judiciary art

In a time of increasing populism, Nebraskans must ask themselves if judicial review plays too large a role in the course of state politics. On Sept. 10, the Nebraska Supreme Court handed down a 5-2 decision ordering that an amendment to the state constitution about medical marijuana be struck from the 2020 state ballot.

While the supreme court is intended as a safeguard of minority rights and against unconstitutional actions, too often the will of the people is subverted by the rulings of appointed judges and justices. Four of the seven justices on the Nebraska Supreme Court were appointed by staunchly anti-marijuana governor Pete Ricketts. Of those four justices, only one voted in favor of keeping medical marijuana on the ballot. 

While three-fourths of Rickett’s appointees voting to take the decision about medical marijuana out of the hands of the people is hardly evidence of undue anti-marijuana bias, the perception of the governor’s hand-picked men taking the decision about medical marijuana out of the people’s hands is not a huge leap of logic.

The case for striking down the ballot initiative is flimsy at best, as the proposed amendment was narrow and pertained only to the use, production, possession and sale of cannabis, cannabis products and equipment. The justification for striking down the initiative was that subsections six, seven and eight were not naturally or necessarily connected to subsections one and two. 

Subsections six, seven and eight deal with when, where and how cannabis could and should be used or sold. Without these subsections, no regulation would exist pertaining to working or driving while high, and no regulation would exist regarding the public use of cannabis. If medical marijuana is made legal, it would naturally follow that similar restrictions would be placed on its use as other legal drugs.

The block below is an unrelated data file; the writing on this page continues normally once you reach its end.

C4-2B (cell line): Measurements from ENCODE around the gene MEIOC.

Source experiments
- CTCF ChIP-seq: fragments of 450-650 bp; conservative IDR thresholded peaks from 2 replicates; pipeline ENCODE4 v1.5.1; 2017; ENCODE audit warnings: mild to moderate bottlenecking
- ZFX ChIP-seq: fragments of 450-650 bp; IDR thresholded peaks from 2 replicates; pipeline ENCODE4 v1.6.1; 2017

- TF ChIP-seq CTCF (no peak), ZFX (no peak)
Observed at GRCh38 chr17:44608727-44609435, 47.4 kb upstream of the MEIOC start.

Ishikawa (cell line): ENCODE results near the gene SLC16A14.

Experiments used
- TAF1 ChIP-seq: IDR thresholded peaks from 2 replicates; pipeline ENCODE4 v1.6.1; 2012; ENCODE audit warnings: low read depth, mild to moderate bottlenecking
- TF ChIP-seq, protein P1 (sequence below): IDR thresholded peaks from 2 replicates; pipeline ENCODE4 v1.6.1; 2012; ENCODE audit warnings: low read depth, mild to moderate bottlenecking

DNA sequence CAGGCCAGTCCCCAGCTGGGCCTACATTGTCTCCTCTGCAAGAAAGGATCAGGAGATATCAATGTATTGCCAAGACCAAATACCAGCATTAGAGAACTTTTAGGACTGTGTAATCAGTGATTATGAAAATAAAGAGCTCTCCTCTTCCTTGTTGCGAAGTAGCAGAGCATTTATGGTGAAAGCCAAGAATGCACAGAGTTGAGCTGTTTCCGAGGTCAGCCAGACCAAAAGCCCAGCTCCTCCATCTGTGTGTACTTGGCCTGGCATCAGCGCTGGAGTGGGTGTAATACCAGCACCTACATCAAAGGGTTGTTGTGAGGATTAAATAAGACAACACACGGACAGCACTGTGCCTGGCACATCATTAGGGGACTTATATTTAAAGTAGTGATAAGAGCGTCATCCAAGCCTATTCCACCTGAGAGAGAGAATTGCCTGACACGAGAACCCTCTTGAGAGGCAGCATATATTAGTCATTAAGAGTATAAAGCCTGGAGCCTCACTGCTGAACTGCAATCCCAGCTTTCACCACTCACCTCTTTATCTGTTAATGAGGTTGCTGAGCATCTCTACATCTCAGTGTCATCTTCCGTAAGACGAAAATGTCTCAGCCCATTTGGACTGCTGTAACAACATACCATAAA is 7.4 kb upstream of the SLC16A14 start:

The use of a flimsy pretext to take a decision from the hands of the people is antidemocratic and un-American. By striking down the whole initiative rather than striking the last three subsections from the amendment, the courts have circumvented the right of the people to decide on this issue.

The challenge to this initiative was brought forward by Lancaster County Sheriff Terry Wagner. Between 2013 and 2015, Wagner’s department seized over $4.7 million in cash through civil asset forfeiture. By maintaining total drug prohibition it is far easier for law enforcement to justify the seizure of citizen’s property. In removing the medical cannabis amendment from the 2020 ballot, the court has placed Sheriff Wagner’s financial interest above the public health interests of ordinary Nebraskans. 

In 29 states, the supreme courts are filled via appointment. In 27 of those states the governor appoints justices, in 17 of those 27 states, supreme court judges are subject to retention elections. A retention election is when the people vote not for one of a number of candidates but simply vote whether or not a candidate, or in this case justice, should retain their seat.

In Nebraska, the governor appoints a judge to the supreme court and that judge is only subject to a retention election after three years.

In three years, an immense amount of damage can be done to our democracy and civil liberties if a sufficiently undemocratic judge is on the court. The potential of such a threat to the democratic framework of the nation should be concerning regardless of your politics. 

To ensure a greater degree of accountability without totally reinventing the system, a useful first step would be to hold a retention election on the soonest possible election day for newly appointed judges. 

Another concern with executive appointments is that the appointees may feel partisan pressure to work on behalf of the executive rather than on behalf of the law. The partisan nature of our highest courts is of the utmost concern as it takes power from the people and hands it over to partisan elites. 

Some who disagree might say that a court beholden to the masses is likely to vote based on public opinion. While this may be true, what is more likely is that justices will be more conscious of the effects a ruling might have on ordinary people rather than worrying about what the party bosses responsible for their appointments think. It is my belief that the role of the courts should be not simply to interpret the Constitution but to do so in a manner that benefits the most amount of people while also reducing the amount of harm done to other groups.

The immense power wielded by both the courts and the executives, be they governors or presidents, runs counter to the American traditions of democracy as well as the populist sentiment sweeping the nation. Power left unchecked by the people is a tyranny greater than that which the Continental Army fought to liberate itself from.

Nick Finan is a sophomore secondary social science education major. Reach him at nickfinan@dailynebraskan.com.